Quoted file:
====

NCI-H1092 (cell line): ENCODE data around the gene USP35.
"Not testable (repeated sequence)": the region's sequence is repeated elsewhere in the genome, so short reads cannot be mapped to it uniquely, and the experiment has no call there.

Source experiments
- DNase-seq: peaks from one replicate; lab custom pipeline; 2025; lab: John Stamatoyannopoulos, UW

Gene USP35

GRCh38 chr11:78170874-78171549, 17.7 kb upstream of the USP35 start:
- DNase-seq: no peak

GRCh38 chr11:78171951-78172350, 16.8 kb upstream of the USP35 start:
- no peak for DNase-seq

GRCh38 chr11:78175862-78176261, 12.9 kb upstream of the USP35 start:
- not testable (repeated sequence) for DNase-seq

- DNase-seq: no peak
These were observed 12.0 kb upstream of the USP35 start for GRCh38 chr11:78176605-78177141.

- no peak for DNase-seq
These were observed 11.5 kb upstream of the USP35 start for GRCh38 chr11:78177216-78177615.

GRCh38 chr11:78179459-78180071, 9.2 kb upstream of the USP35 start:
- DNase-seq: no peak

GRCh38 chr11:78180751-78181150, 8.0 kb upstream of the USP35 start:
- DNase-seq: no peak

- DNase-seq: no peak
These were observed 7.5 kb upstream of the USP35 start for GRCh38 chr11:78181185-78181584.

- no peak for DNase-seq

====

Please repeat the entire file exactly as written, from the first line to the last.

NCI-H1092 (cell line): ENCODE data around the gene USP35.
"Not testable (repeated sequence)": the region's sequence is repeated elsewhere in the genome, so short reads cannot be mapped to it uniquely, and the experiment has no call there.

Source experiments
- DNase-seq: peaks from one replicate; lab custom pipeline; 2025; lab: John Stamatoyannopoulos, UW

Gene USP35

GRCh38 chr11:78170874-78171549, 17.7 kb upstream of the USP35 start:
- DNase-seq: no peak

GRCh38 chr11:78171951-78172350, 16.8 kb upstream of the USP35 start:
- no peak for DNase-seq

GRCh38 chr11:78175862-78176261, 12.9 kb upstream of the USP35 start:
- not testable (repeated sequence) for DNase-seq

- DNase-seq: no peak
These were observed 12.0 kb upstream of the USP35 start for GRCh38 chr11:78176605-78177141.

- no peak for DNase-seq
These were observed 11.5 kb upstream of the USP35 start for GRCh38 chr11:78177216-78177615.

GRCh38 chr11:78179459-78180071, 9.2 kb upstream of the USP35 start:
- DNase-seq: no peak

GRCh38 chr11:78180751-78181150, 8.0 kb upstream of the USP35 start:
- DNase-seq: no peak

- DNase-seq: no peak
These were observed 7.5 kb upstream of the USP35 start for GRCh38 chr11:78181185-78181584.

- no peak for DNase-seq